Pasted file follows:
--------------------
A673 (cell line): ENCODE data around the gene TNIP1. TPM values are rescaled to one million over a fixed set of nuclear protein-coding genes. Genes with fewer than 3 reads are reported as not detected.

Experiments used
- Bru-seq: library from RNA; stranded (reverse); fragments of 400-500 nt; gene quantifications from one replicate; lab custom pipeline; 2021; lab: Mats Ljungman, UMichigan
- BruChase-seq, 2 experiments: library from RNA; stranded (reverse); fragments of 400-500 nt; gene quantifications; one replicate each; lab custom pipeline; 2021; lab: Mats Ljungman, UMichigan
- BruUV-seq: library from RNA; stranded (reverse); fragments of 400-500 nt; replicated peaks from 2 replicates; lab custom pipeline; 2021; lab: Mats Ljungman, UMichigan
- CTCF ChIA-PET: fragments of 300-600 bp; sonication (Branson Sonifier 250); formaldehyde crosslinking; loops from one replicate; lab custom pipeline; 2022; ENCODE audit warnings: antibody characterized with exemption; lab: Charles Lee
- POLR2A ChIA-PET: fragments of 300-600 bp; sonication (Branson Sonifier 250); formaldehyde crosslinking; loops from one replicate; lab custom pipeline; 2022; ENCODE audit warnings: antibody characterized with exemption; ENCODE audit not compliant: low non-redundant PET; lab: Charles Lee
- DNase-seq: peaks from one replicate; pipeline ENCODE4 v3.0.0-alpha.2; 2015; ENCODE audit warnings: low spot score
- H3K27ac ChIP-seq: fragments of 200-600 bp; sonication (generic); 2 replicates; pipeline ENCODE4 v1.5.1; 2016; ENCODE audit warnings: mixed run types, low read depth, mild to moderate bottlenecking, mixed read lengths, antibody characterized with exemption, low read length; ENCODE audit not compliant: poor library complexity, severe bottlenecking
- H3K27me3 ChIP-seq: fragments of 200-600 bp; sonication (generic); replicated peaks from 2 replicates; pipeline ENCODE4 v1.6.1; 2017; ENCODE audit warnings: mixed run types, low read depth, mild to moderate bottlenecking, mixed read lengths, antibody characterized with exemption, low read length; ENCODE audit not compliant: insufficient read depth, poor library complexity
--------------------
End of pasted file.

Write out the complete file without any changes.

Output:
A673 (cell line): ENCODE data around the gene TNIP1. TPM values are rescaled to one million over a fixed set of nuclear protein-coding genes. Genes with fewer than 3 reads are reported as not detected.

Experiments used
- Bru-seq: library from RNA; stranded (reverse); fragments of 400-500 nt; gene quantifications from one replicate; lab custom pipeline; 2021; lab: Mats Ljungman, UMichigan
- BruChase-seq, 2 experiments: library from RNA; stranded (reverse); fragments of 400-500 nt; gene quantifications; one replicate each; lab custom pipeline; 2021; lab: Mats Ljungman, UMichigan
- BruUV-seq: library from RNA; stranded (reverse); fragments of 400-500 nt; replicated peaks from 2 replicates; lab custom pipeline; 2021; lab: Mats Ljungman, UMichigan
- CTCF ChIA-PET: fragments of 300-600 bp; sonication (Branson Sonifier 250); formaldehyde crosslinking; loops from one replicate; lab custom pipeline; 2022; ENCODE audit warnings: antibody characterized with exemption; lab: Charles Lee
- POLR2A ChIA-PET: fragments of 300-600 bp; sonication (Branson Sonifier 250); formaldehyde crosslinking; loops from one replicate; lab custom pipeline; 2022; ENCODE audit warnings: antibody characterized with exemption; ENCODE audit not compliant: low non-redundant PET; lab: Charles Lee
- DNase-seq: peaks from one replicate; pipeline ENCODE4 v3.0.0-alpha.2; 2015; ENCODE audit warnings: low spot score
- H3K27ac ChIP-seq: fragments of 200-600 bp; sonication (generic); 2 replicates; pipeline ENCODE4 v1.5.1; 2016; ENCODE audit warnings: mixed run types, low read depth, mild to moderate bottlenecking, mixed read lengths, antibody characterized with exemption, low read length; ENCODE audit not compliant: poor library complexity, severe bottlenecking
- H3K27me3 ChIP-seq: fragments of 200-600 bp; sonication (generic); replicated peaks from 2 replicates; pipeline ENCODE4 v1.6.1; 2017; ENCODE audit warnings: mixed run types, low read depth, mild to moderate bottlenecking, mixed read lengths, antibody characterized with exemption, low read length; ENCODE audit not compliant: insufficient read depth, poor library complexity